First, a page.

What surprised you the most?

Hans: “That Hannerieke was able to explain things without any measure of insecurity; honestly, that did surprise me a bit. She’s certainly proven that she’s good at getting her opinion across in a short and sweet way, and also standing by it. But at first that’s not something I’d suspected about her.”

Hannerieke: “What most surprised me after the publication of my book was all the media attention that came with it. From both the radio and the print media. The book evidently demonstrated that the Netherlands cuts a poor figure when it comes to bureaucratisation in healthcare. That wasn’t an eye-opener for me personally, but it’s good to see that other parties are now also considering this in real depth.”

So has the student surpassed the master?

Hannerieke: “Certainly not. Hans has already had so many roles within UM, I’d never be in the same league.”

Do you still follow each other’s progress?

Hans: “I hope that Hannerieke can maintain the attention that her research attracted. It might even influence policymakers. I’ll certainly be keeping close track of her and I assume that she’ll stay involved in scholarly pursuits.”

Hannerieke: “We do keep in touch, though not all that intensively. The interest in one another is certainly there. And I’m able to keep track of Hans thanks to his pieces in the Observant [Maastricht University’s independent weekly newspaper ― Ed.]. So I always know what he’s up to.”

The PhD research “Home nursing in Europe: Patterns of Professionalisation and Institutionalisation of Home Care and Family Care to Elderly People in Denmark, France, the Netherlands and Germany”: a macro-sociological, qualitative study into international differences in home care and informal care for elderly people in four European countries. The key theme is the different ways in which district nursing services and other forms of ambulatory care for elderly people are provided and embedded in the healthcare systems and the sociocultural and political contexts of each country.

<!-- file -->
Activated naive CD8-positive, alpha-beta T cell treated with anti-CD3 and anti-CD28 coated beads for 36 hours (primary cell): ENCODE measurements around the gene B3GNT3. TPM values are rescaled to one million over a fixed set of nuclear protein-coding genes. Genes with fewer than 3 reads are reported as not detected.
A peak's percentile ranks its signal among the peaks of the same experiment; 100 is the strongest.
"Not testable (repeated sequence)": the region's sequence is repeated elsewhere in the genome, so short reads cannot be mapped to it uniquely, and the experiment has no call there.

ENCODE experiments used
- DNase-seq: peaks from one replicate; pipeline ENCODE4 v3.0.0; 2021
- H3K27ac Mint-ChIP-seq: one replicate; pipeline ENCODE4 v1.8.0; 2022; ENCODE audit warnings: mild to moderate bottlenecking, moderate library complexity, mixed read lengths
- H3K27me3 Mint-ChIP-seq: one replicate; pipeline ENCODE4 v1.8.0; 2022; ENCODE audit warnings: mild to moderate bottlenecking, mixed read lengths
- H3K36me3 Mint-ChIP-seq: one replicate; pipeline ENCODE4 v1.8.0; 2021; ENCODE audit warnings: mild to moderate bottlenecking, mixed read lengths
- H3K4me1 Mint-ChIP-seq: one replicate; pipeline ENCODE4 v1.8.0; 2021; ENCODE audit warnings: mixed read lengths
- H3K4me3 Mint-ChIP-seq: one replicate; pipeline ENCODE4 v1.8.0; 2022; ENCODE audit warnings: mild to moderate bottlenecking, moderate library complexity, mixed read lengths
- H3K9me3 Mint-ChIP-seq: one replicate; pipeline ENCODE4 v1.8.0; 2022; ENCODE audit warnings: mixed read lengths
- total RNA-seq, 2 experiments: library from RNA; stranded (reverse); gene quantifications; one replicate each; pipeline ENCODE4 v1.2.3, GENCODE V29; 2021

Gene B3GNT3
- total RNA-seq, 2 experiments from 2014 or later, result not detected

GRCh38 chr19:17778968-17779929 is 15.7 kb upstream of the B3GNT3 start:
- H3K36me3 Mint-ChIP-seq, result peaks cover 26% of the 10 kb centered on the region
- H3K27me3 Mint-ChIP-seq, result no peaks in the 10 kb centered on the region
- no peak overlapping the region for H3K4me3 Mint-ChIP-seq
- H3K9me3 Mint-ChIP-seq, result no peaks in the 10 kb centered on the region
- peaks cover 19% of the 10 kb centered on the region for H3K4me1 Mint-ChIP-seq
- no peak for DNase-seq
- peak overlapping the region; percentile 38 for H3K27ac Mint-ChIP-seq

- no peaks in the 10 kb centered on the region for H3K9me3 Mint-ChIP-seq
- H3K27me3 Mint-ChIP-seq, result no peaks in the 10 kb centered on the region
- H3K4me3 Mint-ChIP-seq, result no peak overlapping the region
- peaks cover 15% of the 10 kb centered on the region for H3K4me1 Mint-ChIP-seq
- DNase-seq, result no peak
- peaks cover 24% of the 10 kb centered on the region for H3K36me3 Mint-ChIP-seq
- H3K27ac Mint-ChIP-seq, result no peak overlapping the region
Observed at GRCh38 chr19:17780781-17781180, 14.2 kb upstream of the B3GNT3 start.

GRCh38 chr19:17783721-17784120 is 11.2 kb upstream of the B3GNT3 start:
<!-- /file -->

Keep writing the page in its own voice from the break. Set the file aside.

Hans Philipsen (1935) is professor emeritus of Medical Sociology at Maastricht University. He studied sociology and anthropology at the University of Amsterdam, where he completed his doctoraal exams in 1959 and obtained his PhD nine years later. In 1968 he was appointed as professor at the State University (Rijksuniversiteit) of Leiden. In 1974 he relocated to the Maastricht medical faculty as professor of Medical Sociology. From 1976 to 1980, Philipsen was the first chair of the University Council and the first elected member of the Executive Board. He was the first dean at the former Faculty of Health Sciences. From 1993 to 1995, Philipsen was UM’s rector magnificus, and subsequently vice president of the Executive Board. He recently wound up his supervision of his 62nd and final PhD candidate.

After studying at the Conservatory of Music, Hannerieke van der Boom (1968) studied Arts and Sciences, specialising in Theory and History of People and Nature. Her doctoraal thesis was titled De geschiedenis van het ziekenhuiswezen in Nederland (1900-1940). Het ontstaan van het moderne ziekenhuis vanuit sociaal constructivistisch perspectief (‘The history of the hospital system in the Netherlands (1900–1940): The emergence of the modern hospital from a social-constructivist perspective’). Van der Boom obtained her PhD with her research into home care in Europe. She is currently the PhD coordinator at the School for Public Health and Primary Care (CAPHRI) of the Faculty of Health, Medicine and Life Sciences.

Rate this item
(0 votes)
Read 32796 times
You are here: Home People Professors Master Hans Philipsen and student Hannerieke van der Boom

Maastricht University Webmagazine

Marketing & Communications
Postbus 616, 6200 MD Maastricht
Minderbroedersberg 4-6, 6211 KL  Maastricht
Tel: +31 43 388 5222
This email address is being protected from spambots. You need JavaScript enabled to view it.

Download UM Magazine

Read a digital version of Maastricht University magazine,
or download the PDF.
UM Webmagazine June 2017

Connect with us